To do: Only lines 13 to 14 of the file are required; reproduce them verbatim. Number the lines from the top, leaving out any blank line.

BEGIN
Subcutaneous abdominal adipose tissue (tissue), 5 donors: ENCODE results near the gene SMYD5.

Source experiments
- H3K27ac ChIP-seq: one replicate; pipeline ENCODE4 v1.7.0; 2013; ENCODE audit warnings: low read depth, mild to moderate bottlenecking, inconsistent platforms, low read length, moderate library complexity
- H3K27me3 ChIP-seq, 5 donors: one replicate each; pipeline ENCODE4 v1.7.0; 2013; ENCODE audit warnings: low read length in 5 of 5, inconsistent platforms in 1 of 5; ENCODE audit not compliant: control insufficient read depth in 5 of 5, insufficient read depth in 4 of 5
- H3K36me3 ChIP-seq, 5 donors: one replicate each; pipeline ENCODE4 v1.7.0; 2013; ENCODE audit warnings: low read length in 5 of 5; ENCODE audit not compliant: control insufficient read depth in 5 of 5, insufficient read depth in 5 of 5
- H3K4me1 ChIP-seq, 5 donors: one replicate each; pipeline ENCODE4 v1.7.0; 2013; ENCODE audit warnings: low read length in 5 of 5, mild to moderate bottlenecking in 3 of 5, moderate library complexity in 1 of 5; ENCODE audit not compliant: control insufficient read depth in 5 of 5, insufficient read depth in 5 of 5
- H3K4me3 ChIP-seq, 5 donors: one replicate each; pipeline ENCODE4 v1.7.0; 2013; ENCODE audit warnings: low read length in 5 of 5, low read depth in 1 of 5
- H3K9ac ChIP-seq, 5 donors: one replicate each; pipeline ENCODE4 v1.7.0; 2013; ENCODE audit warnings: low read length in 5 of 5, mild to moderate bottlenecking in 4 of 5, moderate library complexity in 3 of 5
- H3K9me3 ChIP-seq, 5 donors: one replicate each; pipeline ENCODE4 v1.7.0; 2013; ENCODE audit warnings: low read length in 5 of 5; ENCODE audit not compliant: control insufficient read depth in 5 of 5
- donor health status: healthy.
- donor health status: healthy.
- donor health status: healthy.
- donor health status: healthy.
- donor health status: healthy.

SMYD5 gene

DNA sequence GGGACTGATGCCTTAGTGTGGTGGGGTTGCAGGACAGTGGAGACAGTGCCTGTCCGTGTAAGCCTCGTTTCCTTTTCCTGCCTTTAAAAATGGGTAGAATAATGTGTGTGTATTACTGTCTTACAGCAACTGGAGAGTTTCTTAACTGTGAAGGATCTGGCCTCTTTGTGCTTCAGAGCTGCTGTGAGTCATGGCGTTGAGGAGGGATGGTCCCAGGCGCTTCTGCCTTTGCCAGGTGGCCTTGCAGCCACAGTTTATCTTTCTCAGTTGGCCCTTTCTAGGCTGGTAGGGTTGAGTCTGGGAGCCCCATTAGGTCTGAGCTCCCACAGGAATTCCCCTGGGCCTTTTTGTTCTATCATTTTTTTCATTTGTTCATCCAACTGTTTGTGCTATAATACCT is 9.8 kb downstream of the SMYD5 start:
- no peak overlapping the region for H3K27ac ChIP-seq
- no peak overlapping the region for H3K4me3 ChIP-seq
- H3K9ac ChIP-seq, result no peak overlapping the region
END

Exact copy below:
- donor health status: healthy.
- donor health status: healthy.